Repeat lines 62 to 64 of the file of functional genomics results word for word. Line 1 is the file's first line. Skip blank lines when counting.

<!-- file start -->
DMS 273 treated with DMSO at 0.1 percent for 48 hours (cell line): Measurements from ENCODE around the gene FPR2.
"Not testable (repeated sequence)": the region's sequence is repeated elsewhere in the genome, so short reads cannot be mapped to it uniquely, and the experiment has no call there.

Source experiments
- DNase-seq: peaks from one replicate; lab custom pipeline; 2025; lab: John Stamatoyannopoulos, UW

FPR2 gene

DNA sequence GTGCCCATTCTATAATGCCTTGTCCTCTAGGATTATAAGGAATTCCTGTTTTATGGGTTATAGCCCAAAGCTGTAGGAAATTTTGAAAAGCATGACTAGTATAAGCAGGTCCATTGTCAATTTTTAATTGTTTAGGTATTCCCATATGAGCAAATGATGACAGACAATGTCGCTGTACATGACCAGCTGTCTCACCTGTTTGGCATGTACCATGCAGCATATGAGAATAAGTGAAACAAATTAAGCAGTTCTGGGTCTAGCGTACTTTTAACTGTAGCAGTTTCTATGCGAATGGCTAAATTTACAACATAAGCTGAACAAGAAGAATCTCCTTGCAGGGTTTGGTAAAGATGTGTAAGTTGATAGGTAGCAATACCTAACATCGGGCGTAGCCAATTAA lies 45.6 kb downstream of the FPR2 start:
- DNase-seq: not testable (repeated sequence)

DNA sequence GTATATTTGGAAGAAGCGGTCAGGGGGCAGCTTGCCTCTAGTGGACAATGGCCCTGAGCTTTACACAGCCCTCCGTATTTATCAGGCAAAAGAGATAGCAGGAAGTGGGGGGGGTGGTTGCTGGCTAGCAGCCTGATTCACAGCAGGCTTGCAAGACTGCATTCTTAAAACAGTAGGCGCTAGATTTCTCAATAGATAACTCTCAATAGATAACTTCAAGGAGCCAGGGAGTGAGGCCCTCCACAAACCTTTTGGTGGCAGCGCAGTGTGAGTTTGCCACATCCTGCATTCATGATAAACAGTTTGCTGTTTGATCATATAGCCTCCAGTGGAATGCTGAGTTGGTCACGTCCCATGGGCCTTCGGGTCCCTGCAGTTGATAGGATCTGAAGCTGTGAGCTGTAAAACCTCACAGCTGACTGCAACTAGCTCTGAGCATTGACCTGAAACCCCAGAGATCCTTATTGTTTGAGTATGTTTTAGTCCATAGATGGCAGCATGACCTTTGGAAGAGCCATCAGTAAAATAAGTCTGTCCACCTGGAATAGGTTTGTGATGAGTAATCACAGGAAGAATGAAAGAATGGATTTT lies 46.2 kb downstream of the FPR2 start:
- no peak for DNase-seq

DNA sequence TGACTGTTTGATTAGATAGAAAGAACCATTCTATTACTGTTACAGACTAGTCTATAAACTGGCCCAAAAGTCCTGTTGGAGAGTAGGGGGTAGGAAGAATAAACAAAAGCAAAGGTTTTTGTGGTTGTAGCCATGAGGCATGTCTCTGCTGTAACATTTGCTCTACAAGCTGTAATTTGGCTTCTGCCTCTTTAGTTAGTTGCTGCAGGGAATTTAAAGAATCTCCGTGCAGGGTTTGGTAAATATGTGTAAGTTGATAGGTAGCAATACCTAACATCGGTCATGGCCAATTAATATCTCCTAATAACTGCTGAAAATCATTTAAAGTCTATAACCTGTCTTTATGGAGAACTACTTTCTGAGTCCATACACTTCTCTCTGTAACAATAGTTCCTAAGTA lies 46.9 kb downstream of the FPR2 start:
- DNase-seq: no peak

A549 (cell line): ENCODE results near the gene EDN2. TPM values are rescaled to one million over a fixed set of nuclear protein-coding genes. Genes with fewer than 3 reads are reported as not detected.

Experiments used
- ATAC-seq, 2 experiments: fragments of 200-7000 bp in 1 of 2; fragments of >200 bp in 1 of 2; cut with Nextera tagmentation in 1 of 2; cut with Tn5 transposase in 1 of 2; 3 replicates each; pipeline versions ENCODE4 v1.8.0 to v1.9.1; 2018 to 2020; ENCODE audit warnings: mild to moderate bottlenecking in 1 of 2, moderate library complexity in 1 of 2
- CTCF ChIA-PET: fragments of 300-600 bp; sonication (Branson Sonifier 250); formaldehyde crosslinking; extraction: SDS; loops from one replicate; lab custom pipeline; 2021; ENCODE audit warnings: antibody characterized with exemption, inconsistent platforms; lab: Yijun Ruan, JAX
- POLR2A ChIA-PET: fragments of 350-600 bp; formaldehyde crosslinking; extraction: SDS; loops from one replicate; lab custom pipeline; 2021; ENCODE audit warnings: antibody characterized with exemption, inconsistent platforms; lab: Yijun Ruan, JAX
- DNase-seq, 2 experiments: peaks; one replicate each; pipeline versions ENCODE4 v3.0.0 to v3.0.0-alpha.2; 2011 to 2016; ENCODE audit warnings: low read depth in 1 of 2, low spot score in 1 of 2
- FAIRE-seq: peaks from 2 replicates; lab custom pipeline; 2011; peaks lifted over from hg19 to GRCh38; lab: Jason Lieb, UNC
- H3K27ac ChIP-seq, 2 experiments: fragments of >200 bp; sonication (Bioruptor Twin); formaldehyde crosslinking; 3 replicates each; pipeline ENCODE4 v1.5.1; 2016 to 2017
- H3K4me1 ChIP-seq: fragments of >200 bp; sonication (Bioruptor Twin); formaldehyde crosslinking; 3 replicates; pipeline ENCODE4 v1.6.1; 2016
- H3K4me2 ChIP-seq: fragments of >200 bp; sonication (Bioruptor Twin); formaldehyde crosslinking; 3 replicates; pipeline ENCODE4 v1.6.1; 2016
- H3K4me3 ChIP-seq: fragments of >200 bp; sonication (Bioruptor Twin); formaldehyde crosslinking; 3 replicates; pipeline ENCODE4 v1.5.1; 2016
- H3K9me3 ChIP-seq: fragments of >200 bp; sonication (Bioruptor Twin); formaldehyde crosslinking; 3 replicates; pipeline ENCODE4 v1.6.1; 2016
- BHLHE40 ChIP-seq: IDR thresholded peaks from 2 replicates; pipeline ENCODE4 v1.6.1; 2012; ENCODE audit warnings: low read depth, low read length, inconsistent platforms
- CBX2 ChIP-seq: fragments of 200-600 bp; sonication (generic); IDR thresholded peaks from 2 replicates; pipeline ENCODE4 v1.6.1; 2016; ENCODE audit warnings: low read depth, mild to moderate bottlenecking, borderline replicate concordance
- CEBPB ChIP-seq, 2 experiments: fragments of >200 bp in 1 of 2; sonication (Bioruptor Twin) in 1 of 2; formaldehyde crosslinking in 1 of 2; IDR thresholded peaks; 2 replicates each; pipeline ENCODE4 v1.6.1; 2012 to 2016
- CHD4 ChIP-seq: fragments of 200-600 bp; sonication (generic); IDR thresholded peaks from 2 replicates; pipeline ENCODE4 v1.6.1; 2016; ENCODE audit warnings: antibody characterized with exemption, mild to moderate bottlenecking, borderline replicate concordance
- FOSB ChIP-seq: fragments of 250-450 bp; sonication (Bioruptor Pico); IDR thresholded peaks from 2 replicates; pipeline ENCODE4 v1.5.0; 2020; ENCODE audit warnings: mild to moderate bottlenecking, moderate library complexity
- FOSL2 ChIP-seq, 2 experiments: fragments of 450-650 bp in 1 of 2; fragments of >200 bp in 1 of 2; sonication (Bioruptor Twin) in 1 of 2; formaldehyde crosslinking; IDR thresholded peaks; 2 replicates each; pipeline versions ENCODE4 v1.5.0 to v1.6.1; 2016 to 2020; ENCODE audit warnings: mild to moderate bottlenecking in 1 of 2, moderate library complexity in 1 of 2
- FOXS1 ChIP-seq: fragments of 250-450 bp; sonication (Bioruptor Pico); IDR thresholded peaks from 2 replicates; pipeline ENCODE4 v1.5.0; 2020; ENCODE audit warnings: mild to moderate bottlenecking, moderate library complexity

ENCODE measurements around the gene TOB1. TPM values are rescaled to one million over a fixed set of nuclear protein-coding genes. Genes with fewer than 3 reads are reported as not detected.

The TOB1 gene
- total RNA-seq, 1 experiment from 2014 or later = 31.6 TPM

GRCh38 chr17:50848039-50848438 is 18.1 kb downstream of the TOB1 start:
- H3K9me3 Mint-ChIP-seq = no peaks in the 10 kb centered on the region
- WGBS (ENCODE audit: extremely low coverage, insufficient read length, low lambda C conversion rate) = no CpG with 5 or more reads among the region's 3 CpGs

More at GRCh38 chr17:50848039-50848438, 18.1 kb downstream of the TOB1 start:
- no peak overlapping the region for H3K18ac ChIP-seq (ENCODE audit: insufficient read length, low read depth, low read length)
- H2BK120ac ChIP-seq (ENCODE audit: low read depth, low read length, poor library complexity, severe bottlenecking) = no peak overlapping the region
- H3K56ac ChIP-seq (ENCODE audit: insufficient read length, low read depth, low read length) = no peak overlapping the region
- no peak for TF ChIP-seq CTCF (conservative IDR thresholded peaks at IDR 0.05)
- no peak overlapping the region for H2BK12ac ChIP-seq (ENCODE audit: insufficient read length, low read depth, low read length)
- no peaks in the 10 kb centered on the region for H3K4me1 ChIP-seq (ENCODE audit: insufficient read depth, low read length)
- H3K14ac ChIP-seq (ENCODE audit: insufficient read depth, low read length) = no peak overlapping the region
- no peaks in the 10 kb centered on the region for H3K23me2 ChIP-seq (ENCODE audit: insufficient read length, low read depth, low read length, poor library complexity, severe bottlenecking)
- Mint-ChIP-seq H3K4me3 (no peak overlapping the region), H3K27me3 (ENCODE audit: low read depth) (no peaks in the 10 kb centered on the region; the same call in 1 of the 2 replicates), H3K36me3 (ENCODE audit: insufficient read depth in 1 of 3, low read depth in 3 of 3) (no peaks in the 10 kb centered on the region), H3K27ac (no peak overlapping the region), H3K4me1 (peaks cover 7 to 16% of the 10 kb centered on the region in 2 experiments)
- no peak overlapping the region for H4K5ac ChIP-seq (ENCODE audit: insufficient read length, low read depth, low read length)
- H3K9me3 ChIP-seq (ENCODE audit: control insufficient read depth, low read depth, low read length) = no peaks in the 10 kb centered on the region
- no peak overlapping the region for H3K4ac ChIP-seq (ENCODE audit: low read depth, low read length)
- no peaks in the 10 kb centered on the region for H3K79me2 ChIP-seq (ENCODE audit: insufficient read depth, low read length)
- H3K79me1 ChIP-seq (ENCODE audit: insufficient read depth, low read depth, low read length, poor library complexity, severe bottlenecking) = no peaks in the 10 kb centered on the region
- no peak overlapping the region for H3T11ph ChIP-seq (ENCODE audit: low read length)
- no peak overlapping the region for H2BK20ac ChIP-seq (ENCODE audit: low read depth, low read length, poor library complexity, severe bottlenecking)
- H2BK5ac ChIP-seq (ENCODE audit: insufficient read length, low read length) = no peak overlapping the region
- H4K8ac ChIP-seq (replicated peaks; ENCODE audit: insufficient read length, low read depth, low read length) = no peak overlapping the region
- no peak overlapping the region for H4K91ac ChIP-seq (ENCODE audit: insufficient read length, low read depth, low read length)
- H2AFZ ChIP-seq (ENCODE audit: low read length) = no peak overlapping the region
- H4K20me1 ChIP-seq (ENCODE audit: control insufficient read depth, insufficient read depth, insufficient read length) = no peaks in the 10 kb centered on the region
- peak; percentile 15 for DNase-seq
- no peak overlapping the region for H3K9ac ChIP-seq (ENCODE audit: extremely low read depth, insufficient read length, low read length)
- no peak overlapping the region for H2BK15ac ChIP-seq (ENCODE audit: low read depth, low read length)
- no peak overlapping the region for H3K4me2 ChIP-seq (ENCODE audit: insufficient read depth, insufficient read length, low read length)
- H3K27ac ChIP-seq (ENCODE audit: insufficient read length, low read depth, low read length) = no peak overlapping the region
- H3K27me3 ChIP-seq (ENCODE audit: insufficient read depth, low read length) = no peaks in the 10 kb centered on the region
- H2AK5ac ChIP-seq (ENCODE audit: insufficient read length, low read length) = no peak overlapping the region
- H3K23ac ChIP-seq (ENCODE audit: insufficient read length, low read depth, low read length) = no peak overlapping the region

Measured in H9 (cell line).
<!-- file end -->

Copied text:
- no peak overlapping the region for H3K4me2 ChIP-seq (ENCODE audit: insufficient read depth, insufficient read length, low read length)
- H3K27ac ChIP-seq (ENCODE audit: insufficient read length, low read depth, low read length) = no peak overlapping the region
- H3K27me3 ChIP-seq (ENCODE audit: insufficient read depth, low read length) = no peaks in the 10 kb centered on the region